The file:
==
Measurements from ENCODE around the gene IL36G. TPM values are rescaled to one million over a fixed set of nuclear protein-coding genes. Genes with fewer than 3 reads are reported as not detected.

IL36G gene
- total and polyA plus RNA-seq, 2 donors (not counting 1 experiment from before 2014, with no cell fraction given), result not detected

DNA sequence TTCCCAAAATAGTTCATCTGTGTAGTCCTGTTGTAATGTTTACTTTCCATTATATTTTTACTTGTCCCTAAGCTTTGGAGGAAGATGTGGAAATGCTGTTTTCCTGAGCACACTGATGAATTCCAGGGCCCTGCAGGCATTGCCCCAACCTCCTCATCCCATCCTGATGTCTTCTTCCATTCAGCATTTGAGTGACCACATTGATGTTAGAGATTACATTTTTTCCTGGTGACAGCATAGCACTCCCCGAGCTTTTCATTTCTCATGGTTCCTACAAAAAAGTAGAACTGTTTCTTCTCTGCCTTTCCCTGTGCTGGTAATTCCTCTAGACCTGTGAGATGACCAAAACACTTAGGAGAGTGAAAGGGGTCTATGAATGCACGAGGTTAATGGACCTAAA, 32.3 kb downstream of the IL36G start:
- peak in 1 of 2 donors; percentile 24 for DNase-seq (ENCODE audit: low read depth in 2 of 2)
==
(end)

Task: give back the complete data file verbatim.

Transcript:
Measurements from ENCODE around the gene IL36G. TPM values are rescaled to one million over a fixed set of nuclear protein-coding genes. Genes with fewer than 3 reads are reported as not detected.

IL36G gene
- total and polyA plus RNA-seq, 2 donors (not counting 1 experiment from before 2014, with no cell fraction given), result not detected

DNA sequence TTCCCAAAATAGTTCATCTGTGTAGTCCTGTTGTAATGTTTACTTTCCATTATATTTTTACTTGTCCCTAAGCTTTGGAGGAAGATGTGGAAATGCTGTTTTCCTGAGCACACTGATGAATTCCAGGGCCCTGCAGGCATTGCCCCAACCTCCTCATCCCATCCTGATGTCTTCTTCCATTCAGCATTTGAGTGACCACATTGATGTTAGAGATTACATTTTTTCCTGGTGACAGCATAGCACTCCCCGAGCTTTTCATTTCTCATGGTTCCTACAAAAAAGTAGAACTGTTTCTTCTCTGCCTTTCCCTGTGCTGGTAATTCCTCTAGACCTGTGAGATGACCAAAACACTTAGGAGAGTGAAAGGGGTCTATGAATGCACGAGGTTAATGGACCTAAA, 32.3 kb downstream of the IL36G start:
- peak in 1 of 2 donors; percentile 24 for DNase-seq (ENCODE audit: low read depth in 2 of 2)